Let’s set the scene for your feature parity dilemma.
You’re leading a product team at a fast-growing start-up. You’ve got a killer product with a great suite of offerings. Your customers are loving it, and engagement is through the roof. Obviously, they still have some concerns, feature requests, and dreams for your product. They're voicing that in your feedback channels, which you diligently collect and have your customer support team address.
Suddenly, you open Slack to see a message from your CEO with a screenshot from LinkedIn:
Your main competitor has not only raised $50 million, but they've also released three brand new fancy AI-powered product features which you currently don't offer.
Your CEO is obsessed with competing head-on with these new features. Plus, they’ve heard that feature parity is essential to success, and that letting your competitors get ahead of your technology can be a death blow. So, you reorient your engineering, product, and marketing teams around these new product ideas.
You start building with your team, and as you construct these new offerings, you realize you need to change some of the functionality, naming, and structure of your past products, and that these changes will mean some of these features are only available on desktop.
But, since you know these new features are going to crush it, you're not too concerned about that, and you go ahead and rename and redesign some of them.
6 months later, you're stoked to release your new offerings. You know it's going to be successful since your well funded competitor released them and did a bunch of PR around it.
On launch day, the numbers are a little bit more muted than expected - but that’s OK.
A week in, activation and engagement is well below expectation.
And a month later, the team is doing a post-mortem on how on earth this new launch failed so miserably, and to deal with a mountain of user feedback that complains about a lack of consistency and experience and user flow because of these new changes. 💀
The many meanings of feature parity
Before we dive into what happened here, let's quickly zoom out review the two types of feature parity.
Internal Feature Parity
Internal feature parity is important for consistency and experience for your users.
No matter when or where your users are engaging with your product, they should experience the same stuff.
When they don’t, they get frustrated, like this Airtable evangelist who was having a hard time convincing his internal company users because the tool lacked feature parity.
Most users expect feature parity and if they run into a lack of it, that can create friction, and friction can be a huge source of churn.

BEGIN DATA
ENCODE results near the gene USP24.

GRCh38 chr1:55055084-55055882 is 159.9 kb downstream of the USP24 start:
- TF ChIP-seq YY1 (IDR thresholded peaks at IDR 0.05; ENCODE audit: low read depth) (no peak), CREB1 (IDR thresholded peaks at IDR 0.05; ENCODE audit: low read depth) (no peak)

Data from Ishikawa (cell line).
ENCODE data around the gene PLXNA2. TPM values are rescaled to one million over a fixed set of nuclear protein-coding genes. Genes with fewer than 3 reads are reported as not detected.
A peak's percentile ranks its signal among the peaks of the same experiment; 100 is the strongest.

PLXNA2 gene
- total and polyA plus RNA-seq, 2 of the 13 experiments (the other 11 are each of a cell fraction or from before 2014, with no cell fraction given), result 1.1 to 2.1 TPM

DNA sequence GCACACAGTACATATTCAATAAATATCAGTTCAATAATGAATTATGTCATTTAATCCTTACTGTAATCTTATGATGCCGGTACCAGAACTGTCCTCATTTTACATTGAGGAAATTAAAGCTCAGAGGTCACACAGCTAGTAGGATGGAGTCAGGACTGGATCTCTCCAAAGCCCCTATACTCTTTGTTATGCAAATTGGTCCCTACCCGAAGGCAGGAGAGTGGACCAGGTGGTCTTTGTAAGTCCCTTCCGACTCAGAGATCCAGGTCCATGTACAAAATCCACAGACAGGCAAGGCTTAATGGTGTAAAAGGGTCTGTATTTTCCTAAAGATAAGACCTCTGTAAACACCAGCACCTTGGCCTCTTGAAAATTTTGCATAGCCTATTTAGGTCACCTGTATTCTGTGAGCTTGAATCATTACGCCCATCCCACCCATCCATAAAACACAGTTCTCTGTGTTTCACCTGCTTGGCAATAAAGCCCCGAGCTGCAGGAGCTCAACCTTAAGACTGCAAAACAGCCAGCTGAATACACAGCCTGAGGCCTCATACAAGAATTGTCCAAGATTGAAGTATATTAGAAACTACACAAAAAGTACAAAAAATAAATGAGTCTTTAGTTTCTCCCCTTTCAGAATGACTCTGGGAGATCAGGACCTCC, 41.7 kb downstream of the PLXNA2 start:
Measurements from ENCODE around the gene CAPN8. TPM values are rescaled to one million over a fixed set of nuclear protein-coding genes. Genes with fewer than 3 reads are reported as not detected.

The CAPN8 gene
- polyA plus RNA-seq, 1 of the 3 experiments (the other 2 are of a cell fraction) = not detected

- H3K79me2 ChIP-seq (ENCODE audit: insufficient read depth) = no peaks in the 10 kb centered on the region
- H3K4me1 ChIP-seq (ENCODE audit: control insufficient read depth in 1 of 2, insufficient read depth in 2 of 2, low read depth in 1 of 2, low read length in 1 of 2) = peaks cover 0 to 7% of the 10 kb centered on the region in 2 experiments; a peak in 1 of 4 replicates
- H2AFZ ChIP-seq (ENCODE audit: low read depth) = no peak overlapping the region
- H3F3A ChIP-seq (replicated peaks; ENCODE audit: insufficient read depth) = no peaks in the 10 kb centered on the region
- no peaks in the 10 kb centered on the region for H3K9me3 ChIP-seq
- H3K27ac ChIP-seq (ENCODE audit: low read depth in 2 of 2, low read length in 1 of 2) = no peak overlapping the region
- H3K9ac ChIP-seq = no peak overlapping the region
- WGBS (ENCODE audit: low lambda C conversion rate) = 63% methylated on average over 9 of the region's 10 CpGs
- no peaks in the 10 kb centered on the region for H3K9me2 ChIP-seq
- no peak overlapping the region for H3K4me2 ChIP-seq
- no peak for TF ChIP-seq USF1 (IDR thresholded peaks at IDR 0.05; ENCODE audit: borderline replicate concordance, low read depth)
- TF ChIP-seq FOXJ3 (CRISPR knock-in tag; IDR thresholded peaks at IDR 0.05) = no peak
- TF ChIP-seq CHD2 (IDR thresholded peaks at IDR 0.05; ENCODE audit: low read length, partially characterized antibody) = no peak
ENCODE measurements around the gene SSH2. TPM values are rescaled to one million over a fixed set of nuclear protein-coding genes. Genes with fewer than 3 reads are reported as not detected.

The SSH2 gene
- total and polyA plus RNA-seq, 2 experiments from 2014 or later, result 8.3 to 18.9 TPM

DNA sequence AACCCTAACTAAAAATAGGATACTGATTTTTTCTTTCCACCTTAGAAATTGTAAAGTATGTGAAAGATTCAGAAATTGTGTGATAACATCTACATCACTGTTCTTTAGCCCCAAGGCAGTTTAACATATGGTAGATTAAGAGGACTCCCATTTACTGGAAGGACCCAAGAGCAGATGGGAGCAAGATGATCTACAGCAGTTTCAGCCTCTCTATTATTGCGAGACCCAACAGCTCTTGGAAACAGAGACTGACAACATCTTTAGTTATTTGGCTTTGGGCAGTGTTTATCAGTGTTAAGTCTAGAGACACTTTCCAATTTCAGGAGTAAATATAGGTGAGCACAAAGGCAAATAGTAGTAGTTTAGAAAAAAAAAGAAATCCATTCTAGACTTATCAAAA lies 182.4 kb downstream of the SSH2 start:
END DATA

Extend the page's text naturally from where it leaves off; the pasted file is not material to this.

This means that your features should be consistently named, designed, and executed:
- Across different platforms
- Across devices
- Across different operating systems
- After product updates
That’s great in general, but you have to be careful with how you pursue this.
Take Microsoft for example. They demanded feature parity between their Series X and Series S devices from both their development teams and game makers because they wanted to keep the experience the same and match competitors offerings. Ironically, that has slowed game development, frustrated potential customers, and generally actually helped their main competitor Sony.
External Feature Parity
External feature parity focuses on a company's feature set as compared to its competitors. Achieving feature parity means you have the same set of features available in your product for users as the other software does. External feature parity is generally seen as essential to staying ahead of the curve of the market at ensuring users see you as a leader in the space.
The feature parity trap
Let's jump back into our example: what happened?
This company got caught in the feature parity trap. They got so focused on maintaining or achieving feature parity with their competitors that they lose sight of what's really important and at the heart of great product design: users.
A user-first product mindset means putting their needs, concerns, desires at the heart of your product strategy, not as one component of it.
They pursued external feature parity without validation.
They lost internal feature parity by renaming, redesigning, and limiting access to some products to desktop only.
This isn't to say that analyzing the competitive landscape, or brainstorming new ideas from your competitors launches is a bad idea — not at all! In fact the best product teams will absolutely have their finger on the pulse and will be sure to keep track of these new features.
Nor am I saying that feature parity is not an ideal state.
But the fundamental trap that so many folks fall into with feature parity is pursuing it at all costs as a principle, not as a practical response to user feedback and demand.
This leads to misallocation of resources and wasted time building things your product users don't actually want or need.
So, what’s a poor product manager to do?
So you want external feature parity if possible and appropriate, but you know you need to validate it with user demand and feedback.
You also want to keep your product at internal feature parity, with consistent naming, product design, and user experience no matter how they are accessing or using the product.